Toon marketing budgets rising
The characters may be cute. The plots may be funny. But Hollywood isn’t finding anything hilarious about marketing animated movies.
Over the last five years, toons were the most expensive movies to promote, easily costing tens of millions more than the average pricetag to promote live-action features.
Disney and DreamWorks Animation are the top spenders and, whether intentional or not, it’s become a Coke vs. Pepsi kind of battle.
This year isn’t expected to prove any different.
Despite costly campaigns for “Iron Man” and “Indiana Jones and the Kingdom of the Crystal Skull,” Disney-Pixar’s “Wall-E” is expected to easily become the year’s most marketed movie, with DreamWorks’ “Kung Fu Panda” coming close behind.
Last year, “Ratatouille” topped the marketing charts, with Disney spending $54 million to cook up ads for the Pixar-produced pic, according to TNS Media Intelligence. That’s compared to the $46.8 million Paramount and DreamWorks spent to tout “Transformers” that year.
To put that into perspective, the industry average to promote a pic was $35.9 million last year, according to the Motion Picture Assn. of America.
“Cars,” “The Polar Express” and “Finding Nemo” led each annual list, respectively, before that.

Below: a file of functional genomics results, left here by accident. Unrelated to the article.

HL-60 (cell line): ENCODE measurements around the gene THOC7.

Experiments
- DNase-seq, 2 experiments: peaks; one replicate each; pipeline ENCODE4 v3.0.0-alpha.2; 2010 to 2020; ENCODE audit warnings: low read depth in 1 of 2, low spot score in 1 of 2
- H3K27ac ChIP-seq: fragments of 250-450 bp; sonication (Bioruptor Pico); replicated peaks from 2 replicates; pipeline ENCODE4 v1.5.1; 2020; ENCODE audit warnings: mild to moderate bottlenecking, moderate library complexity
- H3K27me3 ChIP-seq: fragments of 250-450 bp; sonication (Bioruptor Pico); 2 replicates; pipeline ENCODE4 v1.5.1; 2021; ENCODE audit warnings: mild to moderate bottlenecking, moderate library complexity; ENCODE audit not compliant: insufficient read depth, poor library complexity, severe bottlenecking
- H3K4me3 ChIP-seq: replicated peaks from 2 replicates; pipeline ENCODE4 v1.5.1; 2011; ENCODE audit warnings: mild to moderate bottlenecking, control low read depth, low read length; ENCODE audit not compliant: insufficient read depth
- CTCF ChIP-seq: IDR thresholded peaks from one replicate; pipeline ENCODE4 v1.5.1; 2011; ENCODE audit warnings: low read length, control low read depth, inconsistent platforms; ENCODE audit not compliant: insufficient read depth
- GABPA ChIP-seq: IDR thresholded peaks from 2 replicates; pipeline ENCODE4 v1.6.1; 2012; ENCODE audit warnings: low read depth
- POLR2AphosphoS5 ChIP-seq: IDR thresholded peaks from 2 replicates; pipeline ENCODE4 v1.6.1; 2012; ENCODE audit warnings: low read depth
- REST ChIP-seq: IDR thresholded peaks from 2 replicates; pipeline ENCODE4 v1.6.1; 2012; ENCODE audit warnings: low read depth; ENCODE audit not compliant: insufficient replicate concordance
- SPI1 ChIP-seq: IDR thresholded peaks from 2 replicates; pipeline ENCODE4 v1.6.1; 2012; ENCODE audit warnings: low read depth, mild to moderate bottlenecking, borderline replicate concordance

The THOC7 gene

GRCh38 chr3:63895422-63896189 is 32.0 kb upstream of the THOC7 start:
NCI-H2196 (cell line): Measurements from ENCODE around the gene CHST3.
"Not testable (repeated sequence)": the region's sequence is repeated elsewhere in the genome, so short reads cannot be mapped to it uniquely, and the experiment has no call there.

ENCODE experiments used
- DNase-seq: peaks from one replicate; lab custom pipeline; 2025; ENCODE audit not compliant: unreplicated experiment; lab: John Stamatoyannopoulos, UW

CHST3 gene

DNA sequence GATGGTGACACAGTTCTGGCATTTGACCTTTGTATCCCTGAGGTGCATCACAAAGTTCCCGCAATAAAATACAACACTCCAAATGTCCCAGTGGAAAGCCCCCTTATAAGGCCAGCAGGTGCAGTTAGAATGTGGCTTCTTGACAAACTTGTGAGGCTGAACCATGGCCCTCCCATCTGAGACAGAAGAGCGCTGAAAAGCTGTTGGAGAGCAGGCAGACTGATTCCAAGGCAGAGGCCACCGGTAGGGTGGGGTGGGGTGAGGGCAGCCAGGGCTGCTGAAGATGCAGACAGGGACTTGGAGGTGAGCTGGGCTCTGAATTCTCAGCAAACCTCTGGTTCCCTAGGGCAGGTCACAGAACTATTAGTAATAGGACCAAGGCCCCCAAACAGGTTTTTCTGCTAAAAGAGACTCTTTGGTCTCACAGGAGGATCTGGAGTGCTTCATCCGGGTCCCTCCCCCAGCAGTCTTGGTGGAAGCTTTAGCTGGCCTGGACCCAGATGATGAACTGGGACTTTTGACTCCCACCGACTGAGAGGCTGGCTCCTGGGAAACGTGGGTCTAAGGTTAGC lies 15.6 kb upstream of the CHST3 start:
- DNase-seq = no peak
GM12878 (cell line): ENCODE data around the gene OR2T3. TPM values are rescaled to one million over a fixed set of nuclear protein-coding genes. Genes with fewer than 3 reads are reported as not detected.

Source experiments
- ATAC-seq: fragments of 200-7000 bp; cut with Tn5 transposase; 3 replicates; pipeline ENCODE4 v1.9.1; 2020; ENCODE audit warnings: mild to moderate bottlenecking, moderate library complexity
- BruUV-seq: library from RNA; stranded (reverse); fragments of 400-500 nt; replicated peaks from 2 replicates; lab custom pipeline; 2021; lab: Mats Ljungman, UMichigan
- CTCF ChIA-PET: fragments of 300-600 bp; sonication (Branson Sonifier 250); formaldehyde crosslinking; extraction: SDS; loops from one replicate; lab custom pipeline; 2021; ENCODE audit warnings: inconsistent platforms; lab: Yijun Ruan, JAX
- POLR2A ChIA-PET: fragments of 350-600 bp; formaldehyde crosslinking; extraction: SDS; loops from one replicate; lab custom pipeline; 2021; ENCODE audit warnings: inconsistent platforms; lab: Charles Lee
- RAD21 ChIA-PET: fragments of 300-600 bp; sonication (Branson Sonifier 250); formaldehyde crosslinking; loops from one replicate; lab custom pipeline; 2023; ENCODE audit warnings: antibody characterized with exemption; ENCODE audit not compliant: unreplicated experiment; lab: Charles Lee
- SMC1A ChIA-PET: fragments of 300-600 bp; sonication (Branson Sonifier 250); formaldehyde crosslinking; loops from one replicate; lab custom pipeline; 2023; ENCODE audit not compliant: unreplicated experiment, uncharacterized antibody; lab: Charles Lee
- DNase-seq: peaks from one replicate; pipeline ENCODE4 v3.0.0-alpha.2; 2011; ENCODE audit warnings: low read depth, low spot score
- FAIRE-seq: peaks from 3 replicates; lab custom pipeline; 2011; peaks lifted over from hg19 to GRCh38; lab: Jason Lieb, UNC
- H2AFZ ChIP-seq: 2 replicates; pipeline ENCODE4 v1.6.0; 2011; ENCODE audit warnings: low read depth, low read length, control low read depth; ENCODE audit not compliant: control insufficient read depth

Four toons broke the top 10 in ad spending in 2007 and 2004: “Ratatouille,” “Bee Movie,” “Shrek the Third” and “Meet the Robinsons” in ’07, and “Polar Express,” “Shark Tale,” “The Incredibles” and “Shrek 2” three years earlier.
Only 2005 was an unusual year, in which live-action pics dominated. Yet “Madagascar,” “Robots” and “Chicken Little” still spent considerable coin for ads that year, with DreamWorks’ zoo animal adventure leading with $44.8 million.
There’s a reason for the high cost to hype toons.
For one, it pays off handsomely at the box office, attracting families and repeat viewing from younger auds.
They also bring in considerable coin from DVD sales and vidgames. Off the screen, they amass millions more from merchandise and toy sales, or as attractions that lure tourists to theme parks.
Disney-Pixar is still enjoying robust income from “Cars,” which is expected to sell $2.5 billion in merchandise this year and has revved up $5 billion in just merchandise sales since its release in 2006.
Because of such huge returns from ancillaries, studios will continue to make the huge outlays for promotion and marketing.
“You’re not just selling a movie anymore,” says one ad exec that creates campaigns for studio pics. “There’s the movie, the toys, the theme park ride and all that has to appeal to everyone. It takes a lot of money to reach everyone.”
There’s also the stock price.
DreamWorks Animation is a publicly traded company and relies on the success of its pics to prop up its shares.
This year, the company is relying on “Kung Fu Panda” for most of its revenue, so it needs the film to do well. The same was true for Pixar Animation Studios before Disney acquired it. Each pic affected the company’s stock. Even the type of buzz each film was generating had an impact on shareholders before the films unspooled.